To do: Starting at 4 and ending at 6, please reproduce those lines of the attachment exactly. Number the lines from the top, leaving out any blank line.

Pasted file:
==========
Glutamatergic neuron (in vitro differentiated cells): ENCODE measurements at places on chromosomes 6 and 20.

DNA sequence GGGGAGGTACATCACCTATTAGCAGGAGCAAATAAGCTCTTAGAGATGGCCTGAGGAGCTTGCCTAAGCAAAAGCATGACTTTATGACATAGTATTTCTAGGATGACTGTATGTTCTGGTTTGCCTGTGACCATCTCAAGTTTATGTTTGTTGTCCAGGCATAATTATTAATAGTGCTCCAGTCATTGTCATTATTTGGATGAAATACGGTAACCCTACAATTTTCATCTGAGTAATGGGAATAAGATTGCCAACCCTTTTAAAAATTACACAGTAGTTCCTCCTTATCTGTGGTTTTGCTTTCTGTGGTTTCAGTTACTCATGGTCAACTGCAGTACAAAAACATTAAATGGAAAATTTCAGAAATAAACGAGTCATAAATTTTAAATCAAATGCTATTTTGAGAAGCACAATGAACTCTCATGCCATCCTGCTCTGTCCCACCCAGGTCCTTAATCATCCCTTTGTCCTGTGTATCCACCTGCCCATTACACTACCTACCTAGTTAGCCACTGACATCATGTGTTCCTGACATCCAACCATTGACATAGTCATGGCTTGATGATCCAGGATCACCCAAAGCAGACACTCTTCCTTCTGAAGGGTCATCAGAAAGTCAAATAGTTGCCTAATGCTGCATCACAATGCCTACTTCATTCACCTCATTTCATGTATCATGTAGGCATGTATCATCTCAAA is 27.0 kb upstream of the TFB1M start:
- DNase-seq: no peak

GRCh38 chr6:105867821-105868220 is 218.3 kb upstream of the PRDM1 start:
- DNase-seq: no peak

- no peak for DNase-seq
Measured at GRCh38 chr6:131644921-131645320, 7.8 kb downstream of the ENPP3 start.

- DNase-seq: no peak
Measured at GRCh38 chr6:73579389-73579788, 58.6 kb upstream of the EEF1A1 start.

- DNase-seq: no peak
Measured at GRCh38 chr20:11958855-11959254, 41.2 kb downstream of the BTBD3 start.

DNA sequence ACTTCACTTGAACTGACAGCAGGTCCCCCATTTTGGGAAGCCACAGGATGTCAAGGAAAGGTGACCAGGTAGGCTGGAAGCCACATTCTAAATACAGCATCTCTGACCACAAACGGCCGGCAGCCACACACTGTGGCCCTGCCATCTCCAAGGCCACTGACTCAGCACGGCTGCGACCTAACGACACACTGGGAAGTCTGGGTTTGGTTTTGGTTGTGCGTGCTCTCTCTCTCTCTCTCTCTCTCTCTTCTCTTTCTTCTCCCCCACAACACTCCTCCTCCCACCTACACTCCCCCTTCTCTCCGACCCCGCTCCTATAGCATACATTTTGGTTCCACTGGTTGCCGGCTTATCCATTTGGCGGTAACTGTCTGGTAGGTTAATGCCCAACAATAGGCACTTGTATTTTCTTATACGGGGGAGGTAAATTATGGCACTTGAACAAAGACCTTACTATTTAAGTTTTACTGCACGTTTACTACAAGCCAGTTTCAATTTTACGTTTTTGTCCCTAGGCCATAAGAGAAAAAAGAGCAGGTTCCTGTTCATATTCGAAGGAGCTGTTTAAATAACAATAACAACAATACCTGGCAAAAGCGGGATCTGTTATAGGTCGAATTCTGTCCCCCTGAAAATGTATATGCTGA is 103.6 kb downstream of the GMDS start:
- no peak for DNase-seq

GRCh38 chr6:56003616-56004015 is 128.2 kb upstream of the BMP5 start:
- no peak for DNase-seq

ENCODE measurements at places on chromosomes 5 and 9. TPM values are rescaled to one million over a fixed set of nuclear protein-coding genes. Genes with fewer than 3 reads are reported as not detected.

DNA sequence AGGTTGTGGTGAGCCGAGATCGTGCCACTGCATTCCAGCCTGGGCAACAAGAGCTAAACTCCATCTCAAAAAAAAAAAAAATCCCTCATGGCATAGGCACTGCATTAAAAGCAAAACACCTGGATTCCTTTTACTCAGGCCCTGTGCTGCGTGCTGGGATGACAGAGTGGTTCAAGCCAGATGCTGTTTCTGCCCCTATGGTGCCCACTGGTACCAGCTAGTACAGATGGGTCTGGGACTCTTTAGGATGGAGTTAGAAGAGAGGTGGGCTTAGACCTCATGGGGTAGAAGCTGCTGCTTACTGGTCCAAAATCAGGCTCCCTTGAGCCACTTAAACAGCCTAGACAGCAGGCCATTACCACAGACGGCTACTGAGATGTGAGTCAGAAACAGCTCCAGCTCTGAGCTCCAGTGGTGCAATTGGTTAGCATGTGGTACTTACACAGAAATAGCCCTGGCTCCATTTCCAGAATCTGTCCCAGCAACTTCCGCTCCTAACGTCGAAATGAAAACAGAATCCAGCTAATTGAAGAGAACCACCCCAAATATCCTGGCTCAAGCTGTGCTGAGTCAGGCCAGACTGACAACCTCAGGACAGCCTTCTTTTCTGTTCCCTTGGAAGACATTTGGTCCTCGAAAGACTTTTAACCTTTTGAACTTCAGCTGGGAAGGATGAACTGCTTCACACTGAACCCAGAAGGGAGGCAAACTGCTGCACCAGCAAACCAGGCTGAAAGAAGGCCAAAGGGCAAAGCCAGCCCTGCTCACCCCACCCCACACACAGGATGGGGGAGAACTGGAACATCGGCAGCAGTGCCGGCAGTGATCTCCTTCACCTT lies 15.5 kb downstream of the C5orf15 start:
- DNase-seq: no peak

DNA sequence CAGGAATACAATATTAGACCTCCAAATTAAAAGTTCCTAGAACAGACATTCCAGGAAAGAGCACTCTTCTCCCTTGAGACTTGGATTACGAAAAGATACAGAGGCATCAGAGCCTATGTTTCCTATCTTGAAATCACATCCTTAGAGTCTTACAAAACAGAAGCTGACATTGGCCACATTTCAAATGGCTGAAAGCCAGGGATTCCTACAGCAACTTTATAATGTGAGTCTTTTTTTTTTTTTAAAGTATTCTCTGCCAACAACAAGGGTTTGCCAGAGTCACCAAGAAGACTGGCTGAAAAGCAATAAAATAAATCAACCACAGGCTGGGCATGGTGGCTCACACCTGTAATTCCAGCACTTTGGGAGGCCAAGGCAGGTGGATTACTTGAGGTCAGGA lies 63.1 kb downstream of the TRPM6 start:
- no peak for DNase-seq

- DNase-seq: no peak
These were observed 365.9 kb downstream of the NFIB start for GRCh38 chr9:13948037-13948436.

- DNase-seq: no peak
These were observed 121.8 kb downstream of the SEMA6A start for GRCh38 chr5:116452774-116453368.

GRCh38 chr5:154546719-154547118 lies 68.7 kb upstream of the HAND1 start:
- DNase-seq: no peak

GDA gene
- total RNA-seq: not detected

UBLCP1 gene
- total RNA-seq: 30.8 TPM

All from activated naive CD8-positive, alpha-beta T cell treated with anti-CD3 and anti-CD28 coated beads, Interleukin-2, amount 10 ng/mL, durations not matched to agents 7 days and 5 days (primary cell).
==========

GRCh38 chr6:105867821-105868220 is 218.3 kb upstream of the PRDM1 start:
- DNase-seq: no peak

- no peak for DNase-seq